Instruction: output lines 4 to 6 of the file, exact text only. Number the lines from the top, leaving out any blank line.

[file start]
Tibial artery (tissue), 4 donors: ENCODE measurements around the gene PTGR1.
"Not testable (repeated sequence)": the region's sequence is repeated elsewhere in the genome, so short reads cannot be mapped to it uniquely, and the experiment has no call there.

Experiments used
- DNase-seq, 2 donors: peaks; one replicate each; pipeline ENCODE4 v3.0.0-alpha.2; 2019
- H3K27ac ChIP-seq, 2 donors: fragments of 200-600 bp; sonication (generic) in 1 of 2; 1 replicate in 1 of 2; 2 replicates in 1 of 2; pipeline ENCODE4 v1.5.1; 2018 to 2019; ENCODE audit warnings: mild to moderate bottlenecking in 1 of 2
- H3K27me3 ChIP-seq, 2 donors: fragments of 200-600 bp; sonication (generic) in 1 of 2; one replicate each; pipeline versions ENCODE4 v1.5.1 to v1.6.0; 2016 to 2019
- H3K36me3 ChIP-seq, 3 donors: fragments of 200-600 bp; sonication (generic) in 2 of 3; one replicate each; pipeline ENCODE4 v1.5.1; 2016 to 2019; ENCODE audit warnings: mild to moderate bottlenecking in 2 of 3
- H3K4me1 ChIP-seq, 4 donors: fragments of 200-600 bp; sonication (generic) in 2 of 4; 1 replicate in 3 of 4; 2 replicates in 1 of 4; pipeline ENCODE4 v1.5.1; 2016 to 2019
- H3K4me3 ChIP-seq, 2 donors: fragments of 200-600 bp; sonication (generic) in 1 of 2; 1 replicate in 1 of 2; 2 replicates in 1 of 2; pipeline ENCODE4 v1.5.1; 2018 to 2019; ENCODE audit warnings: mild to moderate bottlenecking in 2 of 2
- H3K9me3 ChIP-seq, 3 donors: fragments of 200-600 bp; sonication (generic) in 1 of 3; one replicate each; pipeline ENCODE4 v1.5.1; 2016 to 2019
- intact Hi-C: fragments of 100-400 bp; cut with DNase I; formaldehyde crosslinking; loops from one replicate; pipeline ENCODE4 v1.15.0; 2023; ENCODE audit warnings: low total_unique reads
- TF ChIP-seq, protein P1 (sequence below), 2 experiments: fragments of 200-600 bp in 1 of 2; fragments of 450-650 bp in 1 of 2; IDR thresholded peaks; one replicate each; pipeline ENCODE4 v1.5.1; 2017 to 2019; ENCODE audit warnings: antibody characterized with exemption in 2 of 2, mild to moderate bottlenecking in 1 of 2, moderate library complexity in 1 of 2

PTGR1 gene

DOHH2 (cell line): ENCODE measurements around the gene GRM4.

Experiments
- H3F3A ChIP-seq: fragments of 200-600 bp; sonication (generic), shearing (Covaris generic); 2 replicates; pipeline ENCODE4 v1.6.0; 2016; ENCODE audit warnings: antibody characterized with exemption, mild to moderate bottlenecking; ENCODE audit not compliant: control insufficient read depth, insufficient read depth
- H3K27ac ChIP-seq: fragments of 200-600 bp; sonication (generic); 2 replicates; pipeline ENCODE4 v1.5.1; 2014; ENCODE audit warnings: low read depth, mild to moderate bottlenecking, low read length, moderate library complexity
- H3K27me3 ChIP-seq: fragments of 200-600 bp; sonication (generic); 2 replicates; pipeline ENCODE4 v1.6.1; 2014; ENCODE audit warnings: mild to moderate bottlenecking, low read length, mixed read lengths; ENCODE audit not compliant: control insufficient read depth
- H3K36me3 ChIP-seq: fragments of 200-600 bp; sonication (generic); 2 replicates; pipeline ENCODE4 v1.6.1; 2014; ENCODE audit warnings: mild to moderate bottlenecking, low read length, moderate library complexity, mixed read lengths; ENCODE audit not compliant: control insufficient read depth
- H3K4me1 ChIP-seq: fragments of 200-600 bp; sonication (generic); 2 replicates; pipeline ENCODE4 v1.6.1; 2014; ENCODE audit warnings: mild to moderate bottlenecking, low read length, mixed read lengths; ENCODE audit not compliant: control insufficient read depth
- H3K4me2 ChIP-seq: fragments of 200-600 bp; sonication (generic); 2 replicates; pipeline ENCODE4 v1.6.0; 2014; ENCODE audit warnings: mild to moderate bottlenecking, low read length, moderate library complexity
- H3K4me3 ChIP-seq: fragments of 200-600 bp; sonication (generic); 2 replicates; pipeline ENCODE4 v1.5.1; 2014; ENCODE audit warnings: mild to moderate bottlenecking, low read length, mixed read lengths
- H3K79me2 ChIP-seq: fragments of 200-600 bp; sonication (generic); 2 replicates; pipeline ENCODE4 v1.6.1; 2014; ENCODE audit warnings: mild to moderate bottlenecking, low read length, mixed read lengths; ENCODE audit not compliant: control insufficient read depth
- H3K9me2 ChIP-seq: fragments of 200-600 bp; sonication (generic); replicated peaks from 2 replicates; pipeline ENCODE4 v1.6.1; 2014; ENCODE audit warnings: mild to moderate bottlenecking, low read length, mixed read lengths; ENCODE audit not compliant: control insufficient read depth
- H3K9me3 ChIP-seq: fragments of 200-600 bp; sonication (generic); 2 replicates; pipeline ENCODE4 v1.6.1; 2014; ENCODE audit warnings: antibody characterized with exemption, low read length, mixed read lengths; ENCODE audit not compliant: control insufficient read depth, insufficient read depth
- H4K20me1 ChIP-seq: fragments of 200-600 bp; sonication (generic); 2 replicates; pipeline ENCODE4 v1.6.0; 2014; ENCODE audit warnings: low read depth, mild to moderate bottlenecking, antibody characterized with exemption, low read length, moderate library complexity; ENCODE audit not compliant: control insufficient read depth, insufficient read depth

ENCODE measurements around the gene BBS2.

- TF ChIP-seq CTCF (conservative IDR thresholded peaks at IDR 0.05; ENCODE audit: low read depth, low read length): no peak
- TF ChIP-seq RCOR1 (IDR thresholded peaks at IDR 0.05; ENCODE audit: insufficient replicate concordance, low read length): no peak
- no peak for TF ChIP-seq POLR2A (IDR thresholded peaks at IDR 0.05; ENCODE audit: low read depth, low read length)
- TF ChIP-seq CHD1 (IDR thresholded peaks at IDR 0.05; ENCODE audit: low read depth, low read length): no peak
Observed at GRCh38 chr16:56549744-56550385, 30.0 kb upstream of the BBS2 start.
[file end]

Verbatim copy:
- DNase-seq, 2 donors: peaks; one replicate each; pipeline ENCODE4 v3.0.0-alpha.2; 2019
- H3K27ac ChIP-seq, 2 donors: fragments of 200-600 bp; sonication (generic) in 1 of 2; 1 replicate in 1 of 2; 2 replicates in 1 of 2; pipeline ENCODE4 v1.5.1; 2018 to 2019; ENCODE audit warnings: mild to moderate bottlenecking in 1 of 2
- H3K27me3 ChIP-seq, 2 donors: fragments of 200-600 bp; sonication (generic) in 1 of 2; one replicate each; pipeline versions ENCODE4 v1.5.1 to v1.6.0; 2016 to 2019